x Abu Dhabi, UAETuesday 23 January 2018

EU's monetary crisis guarantees that even winners will be losers

The Insider The euro bailout has already been the most expensive placebo in global economic history.

Rumour has it that the ghost of the First World War settlement at Versailles has been spotted in various capitals of late: Athens, Dublin and now Lisbon.

Only in whispers is its presence in Madrid mentioned and a solitary person undistracted by the daytime TV political shenanigans in Rome likewise claimed to have seen the albatross's visage.

Condemned to repeat the past having learnt little from it, the German and French governments are determined to punish fiscally loose euro members. Over three quarters of a trillion euro's worth of German and French bank loan exposure is at stake and that is the heart of this crisis. That the debtor nations cannot afford to pay seems not to have been factored into account.

Greece has debts of about 160 per cent of what it earns annually, but is expected to spend 9 per cent more than it earns this year at a time when its income is dropping.

Putting this in perspective, let's take a person earning Dh300,000 a year who has just taken out a 10-year mortgage on a property costing Dh480,000. If this person is overspending their income by nearly 10 per cent while their income is falling, the lending institution is going to either refuse to deal with them or will repossess the asset.

There are shoots of goodness in this crisis for Greece. In its desperation not to default, it is restructuring its economy with a view to flexibility, shining a light on its large black economy and ensuring all contribute fairly with regard to taxes.

It will still default on its debts, be it through a face-saving euro zone restructure or meltdown. The markets are currently pricing its bonds in the 13 per cent range, meaning all readers of The Insider get a far superior rate on a car loan.

Ireland has sadly decided on a fifth injection into its banking system.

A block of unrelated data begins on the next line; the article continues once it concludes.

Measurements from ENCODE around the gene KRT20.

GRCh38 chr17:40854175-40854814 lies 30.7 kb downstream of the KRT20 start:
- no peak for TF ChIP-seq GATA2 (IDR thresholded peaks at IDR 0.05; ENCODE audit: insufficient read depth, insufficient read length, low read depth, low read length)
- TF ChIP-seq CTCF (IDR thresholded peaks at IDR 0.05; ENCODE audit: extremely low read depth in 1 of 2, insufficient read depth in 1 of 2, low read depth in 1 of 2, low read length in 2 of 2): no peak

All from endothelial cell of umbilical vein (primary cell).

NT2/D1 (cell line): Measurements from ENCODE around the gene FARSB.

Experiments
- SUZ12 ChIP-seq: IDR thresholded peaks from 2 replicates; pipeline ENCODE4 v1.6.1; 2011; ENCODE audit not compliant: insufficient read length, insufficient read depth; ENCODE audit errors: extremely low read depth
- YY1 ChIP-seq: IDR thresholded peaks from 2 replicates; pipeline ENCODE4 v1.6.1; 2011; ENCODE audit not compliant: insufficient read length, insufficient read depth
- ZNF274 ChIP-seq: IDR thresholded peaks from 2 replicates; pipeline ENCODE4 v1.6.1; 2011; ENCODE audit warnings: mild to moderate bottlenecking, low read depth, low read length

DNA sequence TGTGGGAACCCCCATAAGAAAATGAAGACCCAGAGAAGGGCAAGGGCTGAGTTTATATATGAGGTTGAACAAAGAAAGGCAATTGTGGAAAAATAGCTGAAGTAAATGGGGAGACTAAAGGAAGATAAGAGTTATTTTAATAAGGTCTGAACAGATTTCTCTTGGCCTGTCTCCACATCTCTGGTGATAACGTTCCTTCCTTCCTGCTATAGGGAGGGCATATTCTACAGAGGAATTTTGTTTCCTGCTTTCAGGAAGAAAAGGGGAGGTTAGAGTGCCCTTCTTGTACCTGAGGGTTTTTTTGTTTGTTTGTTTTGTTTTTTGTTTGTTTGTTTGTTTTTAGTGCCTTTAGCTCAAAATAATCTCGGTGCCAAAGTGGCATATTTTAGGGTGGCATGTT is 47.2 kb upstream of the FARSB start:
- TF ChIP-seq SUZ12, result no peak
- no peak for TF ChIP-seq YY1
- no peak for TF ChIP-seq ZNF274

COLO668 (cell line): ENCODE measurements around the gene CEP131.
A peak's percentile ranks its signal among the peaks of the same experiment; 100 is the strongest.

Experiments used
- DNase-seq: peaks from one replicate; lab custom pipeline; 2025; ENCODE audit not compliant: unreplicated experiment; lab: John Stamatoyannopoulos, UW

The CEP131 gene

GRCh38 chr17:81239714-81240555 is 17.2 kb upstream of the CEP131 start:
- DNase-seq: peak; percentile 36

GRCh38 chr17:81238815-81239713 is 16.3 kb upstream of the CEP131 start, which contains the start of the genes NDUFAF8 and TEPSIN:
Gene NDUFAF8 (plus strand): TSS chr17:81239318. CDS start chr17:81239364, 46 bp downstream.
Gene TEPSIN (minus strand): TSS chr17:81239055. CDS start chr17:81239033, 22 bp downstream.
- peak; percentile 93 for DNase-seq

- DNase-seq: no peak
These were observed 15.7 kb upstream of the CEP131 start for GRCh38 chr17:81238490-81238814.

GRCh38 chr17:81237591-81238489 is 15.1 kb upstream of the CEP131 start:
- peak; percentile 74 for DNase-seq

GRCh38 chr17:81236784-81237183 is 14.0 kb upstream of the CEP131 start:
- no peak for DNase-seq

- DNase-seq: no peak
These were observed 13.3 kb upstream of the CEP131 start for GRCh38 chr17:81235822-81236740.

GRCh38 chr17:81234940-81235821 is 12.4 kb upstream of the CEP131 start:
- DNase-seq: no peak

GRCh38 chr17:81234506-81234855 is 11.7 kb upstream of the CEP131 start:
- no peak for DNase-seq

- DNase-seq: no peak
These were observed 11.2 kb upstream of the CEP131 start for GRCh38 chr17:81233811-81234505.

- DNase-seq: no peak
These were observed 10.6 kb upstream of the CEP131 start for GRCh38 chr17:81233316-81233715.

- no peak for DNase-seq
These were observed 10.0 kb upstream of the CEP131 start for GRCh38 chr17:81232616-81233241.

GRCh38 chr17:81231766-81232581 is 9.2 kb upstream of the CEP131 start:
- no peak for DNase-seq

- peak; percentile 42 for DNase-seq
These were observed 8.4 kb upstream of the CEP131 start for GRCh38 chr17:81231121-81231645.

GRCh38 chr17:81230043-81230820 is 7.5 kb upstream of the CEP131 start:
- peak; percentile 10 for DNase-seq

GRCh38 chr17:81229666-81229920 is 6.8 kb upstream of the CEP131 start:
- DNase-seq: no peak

This particular bailout has already been the most expensive placebo in global economic history: €70 billion (Dh368.7bn) in a country where GDP (in constant prices) was €166bn last year. Commentators believe that there is more to come, as do the markets, pricing bonds at an unsustainable 10 per cent.

The new government's promise to take a hard line with bondholders has been abandoned. Irish government policy has no clothes and is being dressed instead by the European Central Bank (ECB) from Frankfurt.

Portugal appears to have thrown in the towel, with its finance minister, Fernando Teixeira dos Santos, admitting the truth to the world from behind a press statement. Portugal's bond yields have overtaken Ireland's, speeding into double digits. As its young and unemployed professionals emigrate to the country's ex-colonies of Brazil and Angola, its government has collapsed and credit agencies have slashed its rating by multiples.

Leadership is lacking when most needed, not helped by a law that requires 60 days from the calling of an election to its holding; scheduled for June. A (normally) manageable bond redemption, will almost certainly be now underwritten by the ECB.

If the percentage trend in these bond yields were patient thermometer readings in a hospital, the treatment would quickly be changed before fatalities occurred. Instead, the ECB burst onto the scene and increased interest rates to counteract rising inflation among its core membership. Good for Germany and maybe a mercy killing of the PIIGS's (Portugal, Ireland, Italy, Greece, Spain) euro membership.

Keep in mind that every 1 per cent increase in interest rates means €91 extra a month on an average mortgage of €170,000. Portugal's GDP last year was €162bn, which would mean an extra €86m a month for each 1 per cent increase in the bond yield at a time of falling income and overspending. The last time I wrote, the rate was in the 6 per cent range and it has now almost doubled.

Attempts to cut deficits are being offset by the increased cost of borrowing and rising cost of social security nets for those falling into hard times as their economies crumble. This is treadmill economics and the meter is running out of credit.

What plagues Portugal and Greece is different to the property fever Ireland and Spain share, except Spain's is - in value terms - volcanic and thus beyond the deep pockets of even the German's.

Spain's GDP last year was €670bn and it ran a deficit of 9.1 per cent. The endgame to this drama should be played out here, fitting in the home of El Gordo (the big one), the largest lottery draw in the world. Intellectuals, economists and politicians have begun to be wheeled out in the media to say that Spain has no issues, similar to what their counterparts in Ireland and Portugal said before.

Such is the considered domino approach the markets are taking, Italy and Belgium have been for the best part ignored, but that is still to come.

As there is no justice in victor's justice, there is no recovery when creditors recover all their dues.

From a strictly local perspective, There is no reasonable economic case that has been made for a GCC common currency. Surely what is happening in the euro zone proves the case that without political union, any such scheme is destined for doom.

David Daly is the chief financial officer of the Sifico Group